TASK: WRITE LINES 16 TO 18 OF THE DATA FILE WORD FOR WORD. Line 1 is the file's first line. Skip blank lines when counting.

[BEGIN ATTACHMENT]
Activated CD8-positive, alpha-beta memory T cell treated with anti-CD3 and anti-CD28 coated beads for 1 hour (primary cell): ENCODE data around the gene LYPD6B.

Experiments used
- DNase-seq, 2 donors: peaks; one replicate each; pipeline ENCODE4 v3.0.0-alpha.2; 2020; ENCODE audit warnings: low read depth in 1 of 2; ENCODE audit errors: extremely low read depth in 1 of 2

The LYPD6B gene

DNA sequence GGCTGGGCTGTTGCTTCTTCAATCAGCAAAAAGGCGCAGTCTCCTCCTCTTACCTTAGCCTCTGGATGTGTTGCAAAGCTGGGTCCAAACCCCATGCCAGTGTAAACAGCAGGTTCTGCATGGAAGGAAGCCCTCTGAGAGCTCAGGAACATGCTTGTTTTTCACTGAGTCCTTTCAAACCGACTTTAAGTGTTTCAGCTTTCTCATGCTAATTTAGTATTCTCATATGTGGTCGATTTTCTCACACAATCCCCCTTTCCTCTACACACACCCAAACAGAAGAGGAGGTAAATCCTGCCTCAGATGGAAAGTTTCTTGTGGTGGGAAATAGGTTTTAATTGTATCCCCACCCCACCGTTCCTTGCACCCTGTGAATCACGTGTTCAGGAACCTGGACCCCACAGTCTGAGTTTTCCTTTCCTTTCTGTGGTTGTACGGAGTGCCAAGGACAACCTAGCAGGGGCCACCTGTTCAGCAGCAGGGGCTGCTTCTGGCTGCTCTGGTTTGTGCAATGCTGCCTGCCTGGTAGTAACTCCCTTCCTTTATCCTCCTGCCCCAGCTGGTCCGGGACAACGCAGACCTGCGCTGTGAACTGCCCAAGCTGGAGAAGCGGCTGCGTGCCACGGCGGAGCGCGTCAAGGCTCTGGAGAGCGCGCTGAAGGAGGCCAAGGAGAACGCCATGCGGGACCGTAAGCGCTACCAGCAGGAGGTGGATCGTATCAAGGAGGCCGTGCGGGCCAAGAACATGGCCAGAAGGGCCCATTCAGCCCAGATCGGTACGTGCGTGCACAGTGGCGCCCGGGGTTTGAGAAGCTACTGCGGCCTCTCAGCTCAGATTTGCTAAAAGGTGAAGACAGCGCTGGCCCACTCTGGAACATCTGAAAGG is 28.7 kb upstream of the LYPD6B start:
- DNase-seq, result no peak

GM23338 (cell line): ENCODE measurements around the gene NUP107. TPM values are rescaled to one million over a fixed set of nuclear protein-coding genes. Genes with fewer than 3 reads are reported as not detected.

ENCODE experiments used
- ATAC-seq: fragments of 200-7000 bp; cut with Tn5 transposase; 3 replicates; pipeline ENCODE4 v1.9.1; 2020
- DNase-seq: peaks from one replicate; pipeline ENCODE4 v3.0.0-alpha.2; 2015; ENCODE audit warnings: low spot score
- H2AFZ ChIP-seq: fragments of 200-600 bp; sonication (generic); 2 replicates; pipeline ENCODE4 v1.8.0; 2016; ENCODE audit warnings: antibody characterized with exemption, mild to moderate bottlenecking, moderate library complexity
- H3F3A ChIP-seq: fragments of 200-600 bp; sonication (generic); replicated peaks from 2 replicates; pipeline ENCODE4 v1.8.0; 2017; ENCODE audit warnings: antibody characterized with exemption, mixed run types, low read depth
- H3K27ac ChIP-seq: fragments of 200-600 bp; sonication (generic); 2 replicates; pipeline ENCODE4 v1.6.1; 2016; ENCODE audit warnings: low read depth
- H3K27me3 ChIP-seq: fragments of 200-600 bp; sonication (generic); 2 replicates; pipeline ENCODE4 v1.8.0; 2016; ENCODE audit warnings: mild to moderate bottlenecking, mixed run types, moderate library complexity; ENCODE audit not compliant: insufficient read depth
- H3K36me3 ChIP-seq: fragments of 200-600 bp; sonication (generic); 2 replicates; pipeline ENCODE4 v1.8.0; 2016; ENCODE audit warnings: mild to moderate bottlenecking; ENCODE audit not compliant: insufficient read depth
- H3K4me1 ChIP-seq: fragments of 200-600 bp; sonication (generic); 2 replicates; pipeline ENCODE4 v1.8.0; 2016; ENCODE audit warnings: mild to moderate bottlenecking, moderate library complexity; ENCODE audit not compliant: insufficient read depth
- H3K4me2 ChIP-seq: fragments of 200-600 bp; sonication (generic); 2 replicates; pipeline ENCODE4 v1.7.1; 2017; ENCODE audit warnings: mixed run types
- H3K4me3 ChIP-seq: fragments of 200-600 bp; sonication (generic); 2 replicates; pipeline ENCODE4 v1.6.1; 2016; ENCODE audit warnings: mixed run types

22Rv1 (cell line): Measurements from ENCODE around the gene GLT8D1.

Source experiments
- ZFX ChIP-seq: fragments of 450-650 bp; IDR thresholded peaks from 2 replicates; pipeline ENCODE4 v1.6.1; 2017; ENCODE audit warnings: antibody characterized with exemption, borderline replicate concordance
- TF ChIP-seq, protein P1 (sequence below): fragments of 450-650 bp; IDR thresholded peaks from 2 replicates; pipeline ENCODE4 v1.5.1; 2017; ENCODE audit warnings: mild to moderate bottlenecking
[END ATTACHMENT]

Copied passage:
- H3K4me1 ChIP-seq: fragments of 200-600 bp; sonication (generic); 2 replicates; pipeline ENCODE4 v1.8.0; 2016; ENCODE audit warnings: mild to moderate bottlenecking, moderate library complexity; ENCODE audit not compliant: insufficient read depth
- H3K4me2 ChIP-seq: fragments of 200-600 bp; sonication (generic); 2 replicates; pipeline ENCODE4 v1.7.1; 2017; ENCODE audit warnings: mixed run types
- H3K4me3 ChIP-seq: fragments of 200-600 bp; sonication (generic); 2 replicates; pipeline ENCODE4 v1.6.1; 2016; ENCODE audit warnings: mixed run types